Spec Spotlight: Calvin Starnes Talks Transitioning from Grip Department to Spec Script Sales

Sep 19, 2016 | Interviews

FD: How did you get started in the entertainment industry?

Calvin Starnes: I kind of stumbled into it. My major in college was Political Science. But, in my junior year I randomly took a Super 8 class, which ultimately led me to an internship at this small art-house theater. After that I started working on low-budget movies and student films. And whenever a big movie or commercial would come through town, I would go work on that as a Production Assistant. I did that for a couple of years then eventually moved to Los Angles and worked as an Assistant Director for about a year. But, then I got an opportunity to switch to the Grip Department and did that for a long time. I only started writing a handful of years ago.

FD: You have great credits in both film and television, from The Hangover to Parks and Recreation. What was that like for you over the years?

CS: At first it is every bit as exciting as you would think it would be. But, as the years ticked by it became a grind and the long hours eventually drove me to want to leave. But, I would never take it back. There was a lot to love. I met a lot of amazing people. I got to go to places I never would have gone or even been allowed to go. And I got to do and see some really cool stuff.

Plus, coming from the production world helps me as a writer. I’d recommend to all writers, if you have an opportunity, definitely get some time on set. It’s going to translate to a greater understanding of what your written words mean. If you write “the little girl and her dog are lost at sea during a raging sea-storm” then it helps to know what that means in terms of budget.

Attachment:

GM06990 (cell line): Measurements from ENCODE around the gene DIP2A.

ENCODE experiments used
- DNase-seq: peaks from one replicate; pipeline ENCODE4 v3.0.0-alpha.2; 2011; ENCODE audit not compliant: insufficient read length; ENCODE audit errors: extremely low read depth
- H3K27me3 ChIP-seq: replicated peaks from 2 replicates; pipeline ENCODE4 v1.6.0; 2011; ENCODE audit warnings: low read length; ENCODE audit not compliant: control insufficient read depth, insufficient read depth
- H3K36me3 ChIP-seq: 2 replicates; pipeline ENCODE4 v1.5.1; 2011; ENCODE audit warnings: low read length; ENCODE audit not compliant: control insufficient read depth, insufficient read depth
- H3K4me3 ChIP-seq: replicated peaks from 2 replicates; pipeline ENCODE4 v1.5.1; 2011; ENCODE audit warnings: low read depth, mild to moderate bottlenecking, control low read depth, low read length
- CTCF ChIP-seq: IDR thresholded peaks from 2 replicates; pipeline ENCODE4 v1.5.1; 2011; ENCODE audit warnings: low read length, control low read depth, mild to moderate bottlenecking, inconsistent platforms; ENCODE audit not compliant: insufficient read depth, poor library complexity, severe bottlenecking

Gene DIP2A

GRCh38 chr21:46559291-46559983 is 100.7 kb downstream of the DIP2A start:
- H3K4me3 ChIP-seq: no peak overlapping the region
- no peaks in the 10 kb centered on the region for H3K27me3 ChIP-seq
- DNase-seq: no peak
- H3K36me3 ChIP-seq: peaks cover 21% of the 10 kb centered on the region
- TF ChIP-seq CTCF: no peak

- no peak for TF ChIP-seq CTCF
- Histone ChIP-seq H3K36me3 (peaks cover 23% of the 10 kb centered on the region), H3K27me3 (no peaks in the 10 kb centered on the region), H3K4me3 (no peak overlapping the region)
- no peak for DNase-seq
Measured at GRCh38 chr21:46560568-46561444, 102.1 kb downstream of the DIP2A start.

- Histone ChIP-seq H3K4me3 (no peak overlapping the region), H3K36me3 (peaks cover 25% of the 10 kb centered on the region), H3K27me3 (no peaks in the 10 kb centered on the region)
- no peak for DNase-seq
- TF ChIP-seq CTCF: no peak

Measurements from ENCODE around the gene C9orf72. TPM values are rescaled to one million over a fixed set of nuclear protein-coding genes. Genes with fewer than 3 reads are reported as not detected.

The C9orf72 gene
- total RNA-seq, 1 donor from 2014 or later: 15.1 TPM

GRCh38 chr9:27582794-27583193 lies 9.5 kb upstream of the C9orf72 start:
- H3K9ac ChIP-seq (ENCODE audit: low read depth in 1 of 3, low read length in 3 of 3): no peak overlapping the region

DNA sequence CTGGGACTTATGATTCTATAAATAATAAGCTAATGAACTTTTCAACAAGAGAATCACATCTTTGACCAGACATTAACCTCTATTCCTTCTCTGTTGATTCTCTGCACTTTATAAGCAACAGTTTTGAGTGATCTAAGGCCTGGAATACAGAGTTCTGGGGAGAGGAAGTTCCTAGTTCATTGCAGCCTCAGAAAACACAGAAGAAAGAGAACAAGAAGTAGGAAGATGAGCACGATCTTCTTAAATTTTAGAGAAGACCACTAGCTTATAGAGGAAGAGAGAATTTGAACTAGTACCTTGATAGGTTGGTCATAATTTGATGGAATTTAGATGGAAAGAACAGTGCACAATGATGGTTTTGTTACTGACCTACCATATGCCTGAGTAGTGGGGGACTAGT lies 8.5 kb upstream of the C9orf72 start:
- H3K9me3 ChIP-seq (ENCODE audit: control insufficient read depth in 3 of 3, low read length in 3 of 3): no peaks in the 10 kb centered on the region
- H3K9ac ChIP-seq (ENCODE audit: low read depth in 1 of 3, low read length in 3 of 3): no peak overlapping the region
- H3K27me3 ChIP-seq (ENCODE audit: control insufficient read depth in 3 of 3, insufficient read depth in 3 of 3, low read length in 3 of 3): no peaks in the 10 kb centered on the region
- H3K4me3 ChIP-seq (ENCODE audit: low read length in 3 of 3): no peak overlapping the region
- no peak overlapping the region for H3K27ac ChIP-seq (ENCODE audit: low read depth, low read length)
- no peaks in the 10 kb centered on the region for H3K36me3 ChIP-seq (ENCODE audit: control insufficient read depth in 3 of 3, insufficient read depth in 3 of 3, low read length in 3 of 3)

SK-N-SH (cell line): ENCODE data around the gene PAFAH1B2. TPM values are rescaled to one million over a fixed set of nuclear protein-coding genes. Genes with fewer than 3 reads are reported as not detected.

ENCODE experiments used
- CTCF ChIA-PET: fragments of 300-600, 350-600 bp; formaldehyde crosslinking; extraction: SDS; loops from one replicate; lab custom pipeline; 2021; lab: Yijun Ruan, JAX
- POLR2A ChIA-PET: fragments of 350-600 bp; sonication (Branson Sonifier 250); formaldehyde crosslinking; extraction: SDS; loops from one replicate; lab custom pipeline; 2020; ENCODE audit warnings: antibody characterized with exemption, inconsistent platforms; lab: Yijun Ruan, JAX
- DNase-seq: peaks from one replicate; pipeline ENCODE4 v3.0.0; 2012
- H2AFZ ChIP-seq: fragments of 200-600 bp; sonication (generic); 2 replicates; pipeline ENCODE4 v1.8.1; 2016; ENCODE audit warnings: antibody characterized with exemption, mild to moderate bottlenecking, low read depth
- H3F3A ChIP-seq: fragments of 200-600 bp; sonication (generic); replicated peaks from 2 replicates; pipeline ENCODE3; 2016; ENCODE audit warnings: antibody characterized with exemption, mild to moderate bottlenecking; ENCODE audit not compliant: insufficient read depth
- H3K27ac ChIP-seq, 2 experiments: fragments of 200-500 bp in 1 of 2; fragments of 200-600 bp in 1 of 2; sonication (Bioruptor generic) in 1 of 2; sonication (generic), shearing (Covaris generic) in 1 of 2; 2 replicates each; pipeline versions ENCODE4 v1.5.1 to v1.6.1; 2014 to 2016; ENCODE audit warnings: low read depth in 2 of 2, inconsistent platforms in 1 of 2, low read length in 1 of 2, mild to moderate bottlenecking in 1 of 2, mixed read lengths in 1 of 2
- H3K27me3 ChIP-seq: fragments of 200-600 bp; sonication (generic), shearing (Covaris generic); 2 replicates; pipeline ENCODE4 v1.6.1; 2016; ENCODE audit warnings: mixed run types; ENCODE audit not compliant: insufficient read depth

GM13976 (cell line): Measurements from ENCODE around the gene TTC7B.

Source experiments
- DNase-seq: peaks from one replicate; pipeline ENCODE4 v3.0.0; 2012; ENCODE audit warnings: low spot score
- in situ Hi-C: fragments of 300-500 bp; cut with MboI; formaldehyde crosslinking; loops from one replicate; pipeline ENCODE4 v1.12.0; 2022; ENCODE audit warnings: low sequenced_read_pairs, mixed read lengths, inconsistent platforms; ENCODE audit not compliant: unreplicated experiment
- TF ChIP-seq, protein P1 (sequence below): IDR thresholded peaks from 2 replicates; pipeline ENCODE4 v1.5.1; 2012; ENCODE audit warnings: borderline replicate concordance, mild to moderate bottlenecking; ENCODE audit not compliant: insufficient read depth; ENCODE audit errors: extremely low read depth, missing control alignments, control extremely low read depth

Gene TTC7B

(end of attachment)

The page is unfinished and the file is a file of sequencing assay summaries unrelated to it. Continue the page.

You have a kid, so now you have restricted working hours and have to hire a teacher. You have an animal, so you need an AHS rep and an animal wrangler. Is it a water tank? Or is it the actual ocean? Wind and rain machines? Marine coordinator? Visual effects? And on and on. If you know how sets work and movies are made, it gives you a better ability to write to budget. Not to the dollar obviously, but having an awareness makes you a better writer, especially when dealing with executives who might be asking you to cut money out of your script.

FD: How did the transition to writing happen?

CS: One night my wife and I were watching 28 Days Later and during the scene when Jim is running up the stairs screaming “DON’T LEAVE ME!” to Selena with the Infected right behind them; pretty much the scariest thing imaginable; and my wife turns to me and asks, “You wouldn’t leave me behind would you?” I looked at her like she was crazy and said “Are you watching the same movie I am?! Of course I would leave you!” Joking, of course.